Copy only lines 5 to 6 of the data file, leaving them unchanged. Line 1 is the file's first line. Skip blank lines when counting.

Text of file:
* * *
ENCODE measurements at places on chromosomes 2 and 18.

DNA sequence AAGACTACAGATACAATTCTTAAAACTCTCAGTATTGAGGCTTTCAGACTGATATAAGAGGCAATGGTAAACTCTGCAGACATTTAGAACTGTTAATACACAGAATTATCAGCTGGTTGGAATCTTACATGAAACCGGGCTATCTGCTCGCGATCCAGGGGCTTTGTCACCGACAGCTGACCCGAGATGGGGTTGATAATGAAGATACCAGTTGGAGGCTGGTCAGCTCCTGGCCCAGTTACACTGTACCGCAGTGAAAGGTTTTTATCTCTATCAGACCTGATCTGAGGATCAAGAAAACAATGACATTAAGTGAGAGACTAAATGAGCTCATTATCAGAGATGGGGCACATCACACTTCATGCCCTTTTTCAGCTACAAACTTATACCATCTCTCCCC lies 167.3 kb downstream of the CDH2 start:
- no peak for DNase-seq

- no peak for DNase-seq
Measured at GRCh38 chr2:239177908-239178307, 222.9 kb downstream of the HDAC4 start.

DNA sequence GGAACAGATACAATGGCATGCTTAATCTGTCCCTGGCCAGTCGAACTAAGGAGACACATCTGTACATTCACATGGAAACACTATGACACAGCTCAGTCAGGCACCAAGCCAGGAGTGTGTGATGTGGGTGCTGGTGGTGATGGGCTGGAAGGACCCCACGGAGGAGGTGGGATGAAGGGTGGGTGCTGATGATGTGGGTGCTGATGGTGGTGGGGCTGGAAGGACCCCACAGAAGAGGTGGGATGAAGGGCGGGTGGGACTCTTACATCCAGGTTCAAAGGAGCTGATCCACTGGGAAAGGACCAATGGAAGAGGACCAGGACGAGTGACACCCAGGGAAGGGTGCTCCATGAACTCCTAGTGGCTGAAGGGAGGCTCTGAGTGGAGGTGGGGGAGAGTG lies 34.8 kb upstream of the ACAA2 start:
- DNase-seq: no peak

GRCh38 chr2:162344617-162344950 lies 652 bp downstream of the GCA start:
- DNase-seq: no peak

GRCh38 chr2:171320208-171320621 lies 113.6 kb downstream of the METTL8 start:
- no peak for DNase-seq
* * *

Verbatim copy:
Measured at GRCh38 chr2:239177908-239178307, 222.9 kb downstream of the HDAC4 start.

DNA sequence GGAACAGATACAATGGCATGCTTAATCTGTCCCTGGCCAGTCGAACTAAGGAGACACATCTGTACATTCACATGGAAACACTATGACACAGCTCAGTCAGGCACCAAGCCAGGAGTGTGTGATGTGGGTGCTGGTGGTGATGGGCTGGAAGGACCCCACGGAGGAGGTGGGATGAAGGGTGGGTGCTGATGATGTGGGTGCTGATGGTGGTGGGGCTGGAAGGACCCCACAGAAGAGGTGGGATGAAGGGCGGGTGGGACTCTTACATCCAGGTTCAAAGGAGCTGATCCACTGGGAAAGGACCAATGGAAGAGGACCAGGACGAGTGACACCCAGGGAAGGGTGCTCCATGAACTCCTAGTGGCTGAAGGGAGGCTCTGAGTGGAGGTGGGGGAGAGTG lies 34.8 kb upstream of the ACAA2 start: